The authors of this article identify attention control strategies (i.e. self-distraction) as one of the critical strategies for delaying gratification. Another strategy that they mention are cognitive reframing operations such as thinking about an aspect of the reward that is less tempting versus more tempting. The example given is the preschooler thinking about the texture of the marshmallow (i.e. the delayed treat) versus its taste. Returning to attention control strategies, a child’s ability to distract themselves both using physical strategies (i.e. eye gazing, looking at versus looking away) and cognitive/ behavioral strategies (i.e. engaging in alternative activities) are both predictive of later delay gratification and self-regulation success. This study looked at how toddlers reacted to mother bids for contact and separation and attempted to predict preschool gratification delay behavior. Toddlers that were able to employ distraction during a brief separation from mother were able to delay gratification for longer when they were five years old. Additionally, toddlers reactions to mother’s bids for interaction were investigated. Both toddlers’ distraction behavior in response to the bid for interaction of a controlling mother and toddlers’ approach behavior in response to the bid for interaction from a noncontrolling mother predicted both a longer ability to delay and more effective delay strategies when five years old.

What does this mean for parents: This study emphasizes the importance of skills that aid a child to delay gratification. The study discusses, specifically, attentional strategies aimed at distracting the child from arousing and overstimulating stimuli. The separation from mother in this study was distressing for the toddler. The toddlers that were better able to distract themselves from this frustrating and distressing situation were better able to self-regulate and delay gratification at age five. Thus, this suggests to a parent that helping a child learn and utilize attentional strategies of dealing with frustrating and distressing events is important. This is often done without much thought when a baby is in infancy. Distracting a child after they have fallen or while they are waiting to get milk or while they are getting changed is often quite an innate way of reacting for a mother. As the child develops though these attempts to aid a child deal with frustration often fall away. When a young child is frustrated, often a parent, leaves the child to deal with the frustration alone or rushes in to remove the frustration. This study suggests that in these situations the optimal response may be to help the child develop strategies for dealing with the frustrating situation, either by modeling distraction such as acknowledging the child’s distress but then asking the child to engage in another activity or depending on the developmental age of the child suggesting the child do another activity in the meantime. An example is a situation where a child that is getting frustrated waiting their turn for a swing on the playground. A mother may ask another child to or a sibling to give up their swing. This would be an example of resolving the situation for the child. Another parental response may be to just let the child get increasingly frustrated, often then you have a melting down child on your hands. Extrapolating from this study, an optimal response might be to either go over to the child and say “Let’s go play in the sandbox while you wait” and go play with the child or to suggest to the child that they go play in the sandbox while they wait, depending on the child and the child’s age. Helping a child develop appropriate strategies for dealing with frustration will enable your child to build on those skills as they develop and carry them across a lifetime.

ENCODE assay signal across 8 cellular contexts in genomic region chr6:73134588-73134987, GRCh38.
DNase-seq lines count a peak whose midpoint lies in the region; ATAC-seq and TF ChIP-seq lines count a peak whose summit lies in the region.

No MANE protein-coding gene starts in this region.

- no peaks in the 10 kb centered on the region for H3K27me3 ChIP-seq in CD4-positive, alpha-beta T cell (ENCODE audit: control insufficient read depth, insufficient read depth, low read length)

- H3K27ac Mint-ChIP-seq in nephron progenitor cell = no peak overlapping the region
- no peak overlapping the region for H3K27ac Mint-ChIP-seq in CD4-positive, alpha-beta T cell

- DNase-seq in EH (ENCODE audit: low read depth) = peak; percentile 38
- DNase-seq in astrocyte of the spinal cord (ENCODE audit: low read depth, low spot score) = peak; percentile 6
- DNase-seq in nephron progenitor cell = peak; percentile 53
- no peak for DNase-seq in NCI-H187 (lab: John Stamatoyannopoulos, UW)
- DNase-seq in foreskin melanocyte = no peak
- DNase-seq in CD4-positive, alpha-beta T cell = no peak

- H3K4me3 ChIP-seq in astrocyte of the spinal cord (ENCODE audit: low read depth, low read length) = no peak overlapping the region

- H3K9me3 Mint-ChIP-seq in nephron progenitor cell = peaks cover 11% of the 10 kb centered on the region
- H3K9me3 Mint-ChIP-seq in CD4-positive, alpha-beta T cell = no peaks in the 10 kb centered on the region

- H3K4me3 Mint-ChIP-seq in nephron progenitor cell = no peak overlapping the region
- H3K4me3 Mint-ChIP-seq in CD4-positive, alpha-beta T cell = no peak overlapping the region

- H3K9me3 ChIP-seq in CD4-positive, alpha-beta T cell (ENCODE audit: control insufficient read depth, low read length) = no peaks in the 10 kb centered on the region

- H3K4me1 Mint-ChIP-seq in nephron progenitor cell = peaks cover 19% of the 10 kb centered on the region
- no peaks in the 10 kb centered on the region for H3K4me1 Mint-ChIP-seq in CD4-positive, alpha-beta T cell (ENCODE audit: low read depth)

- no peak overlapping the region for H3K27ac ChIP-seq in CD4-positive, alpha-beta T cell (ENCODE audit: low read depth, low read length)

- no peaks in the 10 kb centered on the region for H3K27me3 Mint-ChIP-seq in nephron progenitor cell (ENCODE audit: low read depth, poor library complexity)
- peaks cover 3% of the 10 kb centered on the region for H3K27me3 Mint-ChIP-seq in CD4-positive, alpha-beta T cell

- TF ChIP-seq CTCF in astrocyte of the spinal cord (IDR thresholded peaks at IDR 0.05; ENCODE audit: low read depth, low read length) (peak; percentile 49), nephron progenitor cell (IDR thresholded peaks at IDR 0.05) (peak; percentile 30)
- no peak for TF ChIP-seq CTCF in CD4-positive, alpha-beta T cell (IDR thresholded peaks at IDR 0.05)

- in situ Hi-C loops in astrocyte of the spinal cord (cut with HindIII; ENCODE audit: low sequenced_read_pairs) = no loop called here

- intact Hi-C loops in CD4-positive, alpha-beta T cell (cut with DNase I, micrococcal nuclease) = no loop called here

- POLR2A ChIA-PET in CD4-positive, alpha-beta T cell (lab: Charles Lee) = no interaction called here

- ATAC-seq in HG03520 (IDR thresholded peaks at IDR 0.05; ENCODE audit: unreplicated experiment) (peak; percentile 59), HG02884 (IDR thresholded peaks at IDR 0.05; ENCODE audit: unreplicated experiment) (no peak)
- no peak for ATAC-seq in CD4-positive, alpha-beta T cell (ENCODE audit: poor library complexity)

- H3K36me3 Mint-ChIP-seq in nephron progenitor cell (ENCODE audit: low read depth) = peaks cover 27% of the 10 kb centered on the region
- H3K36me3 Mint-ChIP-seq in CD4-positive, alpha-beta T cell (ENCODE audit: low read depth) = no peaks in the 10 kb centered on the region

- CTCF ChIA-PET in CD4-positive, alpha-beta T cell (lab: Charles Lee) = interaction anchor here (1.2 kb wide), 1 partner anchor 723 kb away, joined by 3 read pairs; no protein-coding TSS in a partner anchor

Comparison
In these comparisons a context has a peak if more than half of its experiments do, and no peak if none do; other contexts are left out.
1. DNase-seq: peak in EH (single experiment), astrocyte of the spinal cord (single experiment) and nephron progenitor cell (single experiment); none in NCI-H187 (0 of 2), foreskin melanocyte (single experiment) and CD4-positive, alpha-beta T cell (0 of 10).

Another interesting point that the study illustrates is that different paths of interaction between mother and child can lead to similar outcome, i.e. the ability to delay gratification. In this study, a child’s approach of a mother that is noncontrolling and the avoidance of a mother that is controlling both predict later ability to delay gratification. It appears that the child’s ability to employ the optimal strategy in response to the situation, both in the case of frustrating situations (i.e. an interaction with a controlling mother) and in the case of rewarding situations (i.e. an interaction with a noncontrolling mother) is what is predictive of later success with regard to delayed gratification. This suggests that even in suboptimal situations within the dyadic relationship between child and mother, a child can still develop characteristics of later success. Whether this is harder to do, meaning less toddlers were able to, within the sample of controlling mothers versus noncontrolling mothers was not investigated. Additionally, as the authors of the study point out, the avoidance strategy of the toddlers with controlling mothers may, although linked to the characteristic of delayed gratification which is clearly linked to later success in life, suffer from a social-emotional standpoint. Avoidance as an attachment strategy is not an optimal socioemotional strategy. This study seems to support the idea that individuals with avoidant attachment styles can be very successful in life and as successful as their nonavoidant counterparts in the areas of achievement and professional success but may be less successful in the arena of emotional functioning. This brings up the question of the distinction between psychological wellbeing and achievement success and highlights the importance of parents to keep in mind both aspects and not believe that there is no distinction. Of course, both are most often deeply enmeshed. It is hard for most to sustain a sense of psychological wellbeing in the face of achievement/professional failure. Similarly, achievement and professional success is worth little without psychological wellbeing. It is the task of the parent to help the child develop that middle ground.